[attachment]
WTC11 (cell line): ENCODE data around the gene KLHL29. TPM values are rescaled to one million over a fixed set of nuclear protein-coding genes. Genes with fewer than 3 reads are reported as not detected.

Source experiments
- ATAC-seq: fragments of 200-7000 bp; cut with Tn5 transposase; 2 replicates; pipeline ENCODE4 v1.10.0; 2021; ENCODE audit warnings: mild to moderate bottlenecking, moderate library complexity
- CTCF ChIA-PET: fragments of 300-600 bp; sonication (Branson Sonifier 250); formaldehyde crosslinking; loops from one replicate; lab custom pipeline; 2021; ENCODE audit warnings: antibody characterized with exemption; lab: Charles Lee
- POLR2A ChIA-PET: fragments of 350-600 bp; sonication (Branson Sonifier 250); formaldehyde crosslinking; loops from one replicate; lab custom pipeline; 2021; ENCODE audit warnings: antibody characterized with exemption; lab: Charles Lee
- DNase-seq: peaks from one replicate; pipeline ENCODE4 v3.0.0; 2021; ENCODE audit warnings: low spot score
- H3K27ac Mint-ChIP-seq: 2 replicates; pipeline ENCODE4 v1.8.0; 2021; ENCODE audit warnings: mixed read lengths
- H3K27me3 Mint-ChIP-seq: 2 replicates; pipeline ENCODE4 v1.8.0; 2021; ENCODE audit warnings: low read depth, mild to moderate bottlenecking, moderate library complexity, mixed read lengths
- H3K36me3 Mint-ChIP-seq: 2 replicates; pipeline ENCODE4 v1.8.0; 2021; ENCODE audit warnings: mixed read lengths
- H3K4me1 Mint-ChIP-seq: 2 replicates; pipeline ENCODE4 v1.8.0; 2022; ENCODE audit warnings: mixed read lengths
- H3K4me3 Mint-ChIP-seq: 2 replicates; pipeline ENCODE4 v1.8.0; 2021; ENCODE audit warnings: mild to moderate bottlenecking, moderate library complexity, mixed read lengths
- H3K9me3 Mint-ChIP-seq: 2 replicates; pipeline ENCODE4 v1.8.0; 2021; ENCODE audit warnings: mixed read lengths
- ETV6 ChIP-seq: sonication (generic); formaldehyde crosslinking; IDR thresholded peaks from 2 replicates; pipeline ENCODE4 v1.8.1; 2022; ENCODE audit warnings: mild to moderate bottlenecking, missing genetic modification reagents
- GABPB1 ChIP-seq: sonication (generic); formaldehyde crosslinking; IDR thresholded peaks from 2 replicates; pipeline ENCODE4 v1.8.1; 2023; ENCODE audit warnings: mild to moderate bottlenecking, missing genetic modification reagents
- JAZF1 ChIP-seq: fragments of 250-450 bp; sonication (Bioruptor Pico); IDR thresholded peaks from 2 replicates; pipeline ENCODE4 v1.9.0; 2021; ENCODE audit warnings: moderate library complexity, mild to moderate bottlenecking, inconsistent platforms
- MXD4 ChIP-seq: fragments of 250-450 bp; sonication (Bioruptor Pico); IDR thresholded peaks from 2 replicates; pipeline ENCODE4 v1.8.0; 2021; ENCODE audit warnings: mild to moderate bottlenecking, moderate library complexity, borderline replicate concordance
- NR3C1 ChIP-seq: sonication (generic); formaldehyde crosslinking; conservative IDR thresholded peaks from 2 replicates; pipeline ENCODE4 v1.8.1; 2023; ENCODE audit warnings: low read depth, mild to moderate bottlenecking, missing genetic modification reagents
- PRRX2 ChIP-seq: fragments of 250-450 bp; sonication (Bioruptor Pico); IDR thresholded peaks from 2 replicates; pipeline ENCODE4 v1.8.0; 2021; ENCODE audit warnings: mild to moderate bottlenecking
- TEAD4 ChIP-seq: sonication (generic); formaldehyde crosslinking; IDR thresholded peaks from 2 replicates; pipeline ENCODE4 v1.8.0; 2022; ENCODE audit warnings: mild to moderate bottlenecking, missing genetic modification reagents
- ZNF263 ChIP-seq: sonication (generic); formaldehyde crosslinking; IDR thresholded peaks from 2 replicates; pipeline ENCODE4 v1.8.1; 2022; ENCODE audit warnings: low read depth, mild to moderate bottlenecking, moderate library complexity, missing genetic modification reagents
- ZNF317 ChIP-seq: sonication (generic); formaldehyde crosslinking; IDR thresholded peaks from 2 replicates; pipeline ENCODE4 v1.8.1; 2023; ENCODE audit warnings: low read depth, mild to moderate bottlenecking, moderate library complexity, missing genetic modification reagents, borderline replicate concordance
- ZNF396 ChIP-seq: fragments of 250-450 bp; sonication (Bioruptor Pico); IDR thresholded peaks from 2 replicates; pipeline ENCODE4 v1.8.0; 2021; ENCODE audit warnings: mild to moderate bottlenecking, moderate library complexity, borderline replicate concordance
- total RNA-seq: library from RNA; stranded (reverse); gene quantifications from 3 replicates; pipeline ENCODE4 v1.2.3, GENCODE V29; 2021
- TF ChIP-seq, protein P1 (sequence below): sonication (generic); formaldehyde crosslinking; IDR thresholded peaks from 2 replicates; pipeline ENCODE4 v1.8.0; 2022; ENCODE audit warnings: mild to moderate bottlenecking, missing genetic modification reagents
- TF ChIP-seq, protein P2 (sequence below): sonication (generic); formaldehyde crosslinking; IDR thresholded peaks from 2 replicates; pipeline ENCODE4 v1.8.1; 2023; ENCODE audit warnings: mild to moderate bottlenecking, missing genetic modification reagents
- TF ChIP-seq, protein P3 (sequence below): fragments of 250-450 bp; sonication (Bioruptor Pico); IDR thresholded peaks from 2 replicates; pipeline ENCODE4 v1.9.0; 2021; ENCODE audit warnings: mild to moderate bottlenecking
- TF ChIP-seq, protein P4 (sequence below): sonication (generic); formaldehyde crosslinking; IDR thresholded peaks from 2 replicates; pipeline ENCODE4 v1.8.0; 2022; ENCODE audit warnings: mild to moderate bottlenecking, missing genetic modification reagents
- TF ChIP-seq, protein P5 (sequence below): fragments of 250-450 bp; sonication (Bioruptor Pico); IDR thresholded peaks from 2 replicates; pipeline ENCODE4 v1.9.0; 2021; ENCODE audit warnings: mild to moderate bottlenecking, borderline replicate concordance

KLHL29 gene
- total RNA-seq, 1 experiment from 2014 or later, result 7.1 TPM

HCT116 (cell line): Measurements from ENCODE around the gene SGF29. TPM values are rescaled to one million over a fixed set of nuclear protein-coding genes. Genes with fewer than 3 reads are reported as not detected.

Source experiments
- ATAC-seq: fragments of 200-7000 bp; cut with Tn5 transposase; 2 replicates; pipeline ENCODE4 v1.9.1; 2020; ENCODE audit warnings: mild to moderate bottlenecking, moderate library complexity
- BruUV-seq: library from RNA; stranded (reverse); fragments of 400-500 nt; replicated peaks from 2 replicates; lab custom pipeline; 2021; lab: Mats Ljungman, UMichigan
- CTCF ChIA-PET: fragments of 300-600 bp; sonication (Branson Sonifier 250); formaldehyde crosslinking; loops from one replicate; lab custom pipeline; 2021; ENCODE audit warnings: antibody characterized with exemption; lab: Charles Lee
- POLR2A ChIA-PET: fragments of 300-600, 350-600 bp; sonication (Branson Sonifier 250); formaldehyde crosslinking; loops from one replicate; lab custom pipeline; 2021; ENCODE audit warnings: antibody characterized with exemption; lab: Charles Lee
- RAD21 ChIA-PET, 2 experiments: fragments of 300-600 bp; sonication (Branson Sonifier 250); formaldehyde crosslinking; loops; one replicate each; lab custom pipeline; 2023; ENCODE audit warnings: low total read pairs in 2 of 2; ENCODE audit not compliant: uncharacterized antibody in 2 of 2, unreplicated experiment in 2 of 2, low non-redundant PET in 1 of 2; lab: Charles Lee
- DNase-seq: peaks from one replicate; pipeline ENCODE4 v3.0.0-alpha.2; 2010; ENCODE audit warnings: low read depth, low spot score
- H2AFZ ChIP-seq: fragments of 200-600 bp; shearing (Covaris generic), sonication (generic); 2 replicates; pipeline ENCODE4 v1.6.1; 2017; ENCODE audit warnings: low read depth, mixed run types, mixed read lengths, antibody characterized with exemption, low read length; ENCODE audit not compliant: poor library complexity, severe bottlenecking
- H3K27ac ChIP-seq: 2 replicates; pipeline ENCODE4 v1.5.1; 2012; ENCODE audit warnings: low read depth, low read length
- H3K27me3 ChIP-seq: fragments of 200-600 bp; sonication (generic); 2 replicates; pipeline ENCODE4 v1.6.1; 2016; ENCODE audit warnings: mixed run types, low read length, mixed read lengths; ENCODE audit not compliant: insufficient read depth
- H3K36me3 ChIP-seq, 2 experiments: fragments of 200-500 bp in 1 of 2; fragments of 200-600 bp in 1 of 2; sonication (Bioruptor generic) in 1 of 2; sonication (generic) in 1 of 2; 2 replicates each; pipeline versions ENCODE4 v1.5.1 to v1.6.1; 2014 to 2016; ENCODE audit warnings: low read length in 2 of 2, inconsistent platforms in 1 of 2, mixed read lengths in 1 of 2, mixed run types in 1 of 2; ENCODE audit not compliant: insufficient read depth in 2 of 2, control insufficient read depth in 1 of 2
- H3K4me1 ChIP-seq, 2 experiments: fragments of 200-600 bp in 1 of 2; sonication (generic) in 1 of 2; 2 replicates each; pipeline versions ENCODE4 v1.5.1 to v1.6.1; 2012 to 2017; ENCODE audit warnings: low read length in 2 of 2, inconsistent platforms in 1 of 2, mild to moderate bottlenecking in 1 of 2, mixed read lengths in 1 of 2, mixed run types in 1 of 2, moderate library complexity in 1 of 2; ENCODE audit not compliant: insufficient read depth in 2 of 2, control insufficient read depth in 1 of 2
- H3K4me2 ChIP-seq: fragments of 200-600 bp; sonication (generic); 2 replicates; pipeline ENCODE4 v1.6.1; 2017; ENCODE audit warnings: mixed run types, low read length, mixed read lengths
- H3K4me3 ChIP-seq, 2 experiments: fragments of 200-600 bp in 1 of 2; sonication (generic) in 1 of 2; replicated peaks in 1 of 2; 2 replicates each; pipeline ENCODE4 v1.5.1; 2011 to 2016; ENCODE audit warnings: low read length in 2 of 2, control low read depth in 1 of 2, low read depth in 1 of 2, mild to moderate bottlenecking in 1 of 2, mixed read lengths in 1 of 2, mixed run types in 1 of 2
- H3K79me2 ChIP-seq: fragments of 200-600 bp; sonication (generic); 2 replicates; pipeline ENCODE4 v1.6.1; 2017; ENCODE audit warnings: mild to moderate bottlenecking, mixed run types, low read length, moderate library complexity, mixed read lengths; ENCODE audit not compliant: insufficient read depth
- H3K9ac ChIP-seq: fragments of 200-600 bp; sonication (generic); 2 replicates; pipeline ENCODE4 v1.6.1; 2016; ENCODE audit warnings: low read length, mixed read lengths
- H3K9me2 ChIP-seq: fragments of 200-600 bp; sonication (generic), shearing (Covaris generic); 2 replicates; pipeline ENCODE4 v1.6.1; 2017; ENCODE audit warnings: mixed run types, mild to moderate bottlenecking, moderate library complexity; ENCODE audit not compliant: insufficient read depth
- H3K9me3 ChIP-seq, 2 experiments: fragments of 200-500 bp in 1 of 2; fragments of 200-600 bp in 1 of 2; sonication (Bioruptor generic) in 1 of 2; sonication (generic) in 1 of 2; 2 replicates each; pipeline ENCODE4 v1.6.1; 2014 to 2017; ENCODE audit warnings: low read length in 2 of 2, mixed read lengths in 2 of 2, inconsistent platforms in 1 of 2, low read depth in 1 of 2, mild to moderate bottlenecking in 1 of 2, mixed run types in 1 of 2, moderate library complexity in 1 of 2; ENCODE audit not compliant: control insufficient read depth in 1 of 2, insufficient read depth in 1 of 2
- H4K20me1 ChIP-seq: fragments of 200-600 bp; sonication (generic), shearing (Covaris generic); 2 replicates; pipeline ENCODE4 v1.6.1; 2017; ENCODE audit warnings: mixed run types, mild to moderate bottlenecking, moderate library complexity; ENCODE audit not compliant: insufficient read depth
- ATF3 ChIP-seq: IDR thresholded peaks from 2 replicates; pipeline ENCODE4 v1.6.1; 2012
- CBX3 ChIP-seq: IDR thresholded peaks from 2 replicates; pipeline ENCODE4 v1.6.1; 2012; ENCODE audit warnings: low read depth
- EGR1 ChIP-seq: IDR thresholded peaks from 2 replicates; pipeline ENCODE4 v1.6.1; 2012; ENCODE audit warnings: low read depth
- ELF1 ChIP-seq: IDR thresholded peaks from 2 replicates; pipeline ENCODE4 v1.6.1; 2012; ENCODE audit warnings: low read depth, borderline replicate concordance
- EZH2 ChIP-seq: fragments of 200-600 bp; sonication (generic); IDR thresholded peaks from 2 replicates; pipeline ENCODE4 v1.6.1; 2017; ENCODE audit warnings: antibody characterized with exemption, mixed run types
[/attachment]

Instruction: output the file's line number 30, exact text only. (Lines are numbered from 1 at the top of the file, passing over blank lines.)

- total RNA-seq, 1 experiment from 2014 or later, result 7.1 TPM